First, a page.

NFRF “To Catch a (not) Killer - beyond Cell-Death Mediated Bacterial Virus detection” (2019-2021)
Bacteriophages are discovered (and characterized) through a century-old technique that depends wholly on the death of the bacterial cell. This results in a bias where only the most virulent of viruses are noticed, instead of the plentiful viral ‘dark matter’ whose impact on their hosts is likely far less pernicious. With interdisciplinary collaborators in Physics, Engineering and Biochemistry, we’re working on new ways to detect phages that do not, as it were, ‘phage’ bacteria.
John R. Evans Leaders Fund “Bacteriophages and the Gut Microbiome” (2018-2023)
This infrastructure/equipment grant is enabling us to set up a world-class bacteriophage lab.
NSERC Discovery Grant “Temperate Phages Manipulate Bacterial Populations” (2018-2023)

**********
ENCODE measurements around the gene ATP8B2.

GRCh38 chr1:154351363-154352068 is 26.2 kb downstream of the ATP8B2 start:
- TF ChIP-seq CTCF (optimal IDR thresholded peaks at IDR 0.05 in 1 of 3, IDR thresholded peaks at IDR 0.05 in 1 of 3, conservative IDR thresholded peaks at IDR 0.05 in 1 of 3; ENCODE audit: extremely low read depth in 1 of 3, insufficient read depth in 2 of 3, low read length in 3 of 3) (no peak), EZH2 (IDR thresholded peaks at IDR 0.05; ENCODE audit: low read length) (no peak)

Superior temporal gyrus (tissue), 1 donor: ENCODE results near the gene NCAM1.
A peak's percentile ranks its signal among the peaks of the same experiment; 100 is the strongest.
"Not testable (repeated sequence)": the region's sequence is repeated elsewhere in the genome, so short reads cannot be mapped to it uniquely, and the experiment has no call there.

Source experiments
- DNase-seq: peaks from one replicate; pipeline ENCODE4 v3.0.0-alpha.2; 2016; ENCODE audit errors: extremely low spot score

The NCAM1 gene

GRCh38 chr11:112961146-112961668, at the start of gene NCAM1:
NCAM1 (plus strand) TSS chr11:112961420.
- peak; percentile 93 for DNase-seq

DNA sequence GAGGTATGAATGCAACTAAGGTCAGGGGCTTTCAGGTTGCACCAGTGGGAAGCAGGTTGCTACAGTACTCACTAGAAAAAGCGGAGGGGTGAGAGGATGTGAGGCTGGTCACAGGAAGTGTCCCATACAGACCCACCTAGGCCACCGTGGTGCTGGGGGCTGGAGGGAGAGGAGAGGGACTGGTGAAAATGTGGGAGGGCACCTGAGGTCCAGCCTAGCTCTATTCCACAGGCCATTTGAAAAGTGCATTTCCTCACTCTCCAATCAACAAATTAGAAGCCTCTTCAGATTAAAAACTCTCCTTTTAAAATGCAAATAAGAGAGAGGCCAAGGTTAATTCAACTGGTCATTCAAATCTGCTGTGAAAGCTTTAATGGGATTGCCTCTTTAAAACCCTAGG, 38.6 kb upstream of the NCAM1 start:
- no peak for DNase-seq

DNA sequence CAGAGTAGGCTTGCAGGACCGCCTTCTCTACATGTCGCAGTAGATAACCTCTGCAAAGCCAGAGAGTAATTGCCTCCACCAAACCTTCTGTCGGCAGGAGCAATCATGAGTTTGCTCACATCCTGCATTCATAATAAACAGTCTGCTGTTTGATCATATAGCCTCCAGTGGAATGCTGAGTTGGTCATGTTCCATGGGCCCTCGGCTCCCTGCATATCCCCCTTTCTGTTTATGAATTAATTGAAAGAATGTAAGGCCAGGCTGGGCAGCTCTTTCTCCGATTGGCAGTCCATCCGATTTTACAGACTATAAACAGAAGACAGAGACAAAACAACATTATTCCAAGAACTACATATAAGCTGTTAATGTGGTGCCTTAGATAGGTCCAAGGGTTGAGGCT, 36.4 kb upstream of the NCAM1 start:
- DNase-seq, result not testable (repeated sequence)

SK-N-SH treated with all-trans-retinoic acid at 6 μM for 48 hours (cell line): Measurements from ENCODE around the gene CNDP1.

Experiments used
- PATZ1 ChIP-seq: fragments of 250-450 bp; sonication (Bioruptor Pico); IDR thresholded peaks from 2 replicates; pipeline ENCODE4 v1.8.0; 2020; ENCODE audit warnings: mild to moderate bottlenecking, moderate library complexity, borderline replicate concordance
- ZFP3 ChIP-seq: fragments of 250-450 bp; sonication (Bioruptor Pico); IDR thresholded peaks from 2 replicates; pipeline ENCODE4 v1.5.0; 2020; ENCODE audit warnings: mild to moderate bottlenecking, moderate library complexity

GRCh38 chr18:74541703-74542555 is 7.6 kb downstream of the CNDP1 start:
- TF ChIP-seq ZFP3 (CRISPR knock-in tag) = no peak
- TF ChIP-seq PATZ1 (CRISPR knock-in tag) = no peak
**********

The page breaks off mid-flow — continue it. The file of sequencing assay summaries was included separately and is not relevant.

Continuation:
+ Discovery Launch Supplement (2019-2020)
The study of phages is often centered on virulent (strictly lytic) bacteriophages. The Natural Sciences and Engineering Research Council of Canada (NSERC) supports a research program focused on fundamental aspects of the biology of temperate phages.
Farncombe Family Chair in Phage Biology (2017-2020)
In addition to supporting Dr. Hynes's salary, generous donations by the Farncombe Family to the Institute have provided the group with a large operating grant to kick-start its research.